The Difference Between Christening and Baptism

Christening is another word for infant baptism. The practice is sometimes referred to as pedobaptism, whereas credobaptism is known as the “believer’s baptism.” The significance of the christening ceremony is heightened by the act of naming the child. This is especially true in the Catholic culture, and to a lesser degree among Protestant denominations that practice infant baptism.

Religious groups that practice infant baptism include Catholics, Anglicans, Lutherans, Presbyterians, Congregationalists and other Reformed denominations, Methodists, and Nazarenes.

The earliest reference to infant baptism was by Irenaeus (c. 130-202) in his work Against Heresies. Three passages by Origen (185-c. 254) mention infant baptism as traditional and customary. So while the tradition is pretty early, the true question is what does the Bible say about the practice?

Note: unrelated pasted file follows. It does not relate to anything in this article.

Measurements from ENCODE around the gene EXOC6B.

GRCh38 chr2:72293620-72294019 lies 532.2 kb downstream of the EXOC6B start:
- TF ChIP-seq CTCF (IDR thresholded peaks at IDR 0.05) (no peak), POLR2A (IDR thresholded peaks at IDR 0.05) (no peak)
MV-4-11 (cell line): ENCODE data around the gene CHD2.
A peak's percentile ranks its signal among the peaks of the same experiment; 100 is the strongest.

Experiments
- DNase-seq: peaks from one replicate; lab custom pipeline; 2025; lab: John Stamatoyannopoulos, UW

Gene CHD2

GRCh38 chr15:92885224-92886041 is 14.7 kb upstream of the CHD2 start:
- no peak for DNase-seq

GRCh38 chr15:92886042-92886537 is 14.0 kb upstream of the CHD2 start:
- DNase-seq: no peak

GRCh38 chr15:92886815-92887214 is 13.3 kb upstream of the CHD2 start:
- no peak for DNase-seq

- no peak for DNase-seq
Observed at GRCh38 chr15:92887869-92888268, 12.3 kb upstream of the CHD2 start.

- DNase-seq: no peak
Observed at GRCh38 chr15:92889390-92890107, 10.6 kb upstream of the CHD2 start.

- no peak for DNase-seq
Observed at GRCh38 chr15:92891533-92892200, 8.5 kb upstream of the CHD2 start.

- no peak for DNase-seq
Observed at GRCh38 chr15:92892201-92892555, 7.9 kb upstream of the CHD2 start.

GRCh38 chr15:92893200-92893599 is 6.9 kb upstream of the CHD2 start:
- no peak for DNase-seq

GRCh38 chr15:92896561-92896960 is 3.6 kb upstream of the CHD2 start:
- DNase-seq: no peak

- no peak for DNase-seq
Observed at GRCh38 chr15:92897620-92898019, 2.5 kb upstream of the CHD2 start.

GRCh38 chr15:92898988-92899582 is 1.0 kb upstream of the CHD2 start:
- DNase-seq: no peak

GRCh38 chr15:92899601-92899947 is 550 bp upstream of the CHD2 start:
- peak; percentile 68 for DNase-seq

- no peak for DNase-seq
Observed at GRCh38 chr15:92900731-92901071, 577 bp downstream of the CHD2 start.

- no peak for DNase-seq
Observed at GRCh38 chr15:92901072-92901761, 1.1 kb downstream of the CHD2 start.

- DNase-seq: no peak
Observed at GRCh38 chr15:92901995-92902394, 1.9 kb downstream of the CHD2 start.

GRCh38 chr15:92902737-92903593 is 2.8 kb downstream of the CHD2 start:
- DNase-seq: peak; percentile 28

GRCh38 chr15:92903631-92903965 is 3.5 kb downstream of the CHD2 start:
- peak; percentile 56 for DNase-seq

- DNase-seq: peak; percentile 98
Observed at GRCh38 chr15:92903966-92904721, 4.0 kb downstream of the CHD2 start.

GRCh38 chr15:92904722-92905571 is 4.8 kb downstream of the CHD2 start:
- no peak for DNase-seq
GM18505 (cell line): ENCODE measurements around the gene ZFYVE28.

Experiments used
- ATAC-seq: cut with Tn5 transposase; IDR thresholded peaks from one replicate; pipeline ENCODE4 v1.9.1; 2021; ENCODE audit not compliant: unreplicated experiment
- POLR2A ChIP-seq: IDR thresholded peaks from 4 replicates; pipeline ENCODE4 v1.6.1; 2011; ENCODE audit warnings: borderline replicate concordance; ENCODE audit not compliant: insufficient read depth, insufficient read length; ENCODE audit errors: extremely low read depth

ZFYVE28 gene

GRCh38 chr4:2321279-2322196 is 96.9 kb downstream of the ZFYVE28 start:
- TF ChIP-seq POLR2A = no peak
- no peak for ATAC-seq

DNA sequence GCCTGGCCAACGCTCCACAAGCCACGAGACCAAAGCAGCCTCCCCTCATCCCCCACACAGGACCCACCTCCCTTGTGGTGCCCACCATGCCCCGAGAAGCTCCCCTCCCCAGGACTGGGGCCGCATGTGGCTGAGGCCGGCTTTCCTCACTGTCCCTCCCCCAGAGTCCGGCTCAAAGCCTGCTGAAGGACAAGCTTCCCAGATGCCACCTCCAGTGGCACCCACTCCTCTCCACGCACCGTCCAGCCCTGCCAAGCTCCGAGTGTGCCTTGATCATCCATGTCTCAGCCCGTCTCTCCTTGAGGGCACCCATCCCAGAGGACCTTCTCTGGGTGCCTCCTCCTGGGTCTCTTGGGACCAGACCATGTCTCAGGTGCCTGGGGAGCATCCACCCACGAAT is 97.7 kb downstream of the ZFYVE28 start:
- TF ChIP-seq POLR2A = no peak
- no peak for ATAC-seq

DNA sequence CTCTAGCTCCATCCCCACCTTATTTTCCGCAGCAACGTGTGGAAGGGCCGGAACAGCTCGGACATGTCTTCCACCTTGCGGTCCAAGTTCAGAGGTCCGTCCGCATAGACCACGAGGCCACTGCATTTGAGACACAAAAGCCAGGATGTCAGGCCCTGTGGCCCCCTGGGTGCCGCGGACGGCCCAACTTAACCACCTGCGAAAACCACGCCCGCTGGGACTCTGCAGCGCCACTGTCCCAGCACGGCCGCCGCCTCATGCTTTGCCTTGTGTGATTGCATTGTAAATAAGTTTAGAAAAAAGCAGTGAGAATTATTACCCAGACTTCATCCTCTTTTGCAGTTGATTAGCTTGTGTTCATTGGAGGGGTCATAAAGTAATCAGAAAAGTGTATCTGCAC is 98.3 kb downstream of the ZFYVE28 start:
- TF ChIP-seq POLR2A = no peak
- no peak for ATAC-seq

It’s very clear that only believers are to be baptized (Acts 8:12). Baptism is not for infants (Romans 7:9). Every instance of people being baptized in Acts shows that they believed and had the capacity to repent  (Acts 17:30) and confess (Acts 8:37) before they were baptized for the remission of sins (Acts 2:38), which they must commit in order to be condemned (Romans 6:23).

According to the Catholic Church, a baby has the inherited sin of Adam; he “transmitted sin” to all of us. Protestants have a similar idea, except they refer to it as Total Inherited Depravity. But Jesus was the son of Adam (Luke 3:23, 38). Did He inherit Adam’s sin? Catholics claim the text on inherited sin is Romans 5:12: “Therefore, just as through one man sin entered the world, and death through sin …” However, the verse also says, “… and thus death spread to all men, because all sinned …” The Immaculate Conception alleviates the problem of Original Sin by stating that Mary passed on this sin; she did not receive the sin of Adam. She was “preserved exempt from all stain of original sin.” Incredibly, the Catholic Encyclopedia says no proof exists of this doctrine in scripture!

Christening is not the same as baptism. The practice of baptizing infants was invented by man. Baptism in the New Testament was clearly for the remission of someone’s sins — sins which are impossible for an infant to commit.

Kyle Campbell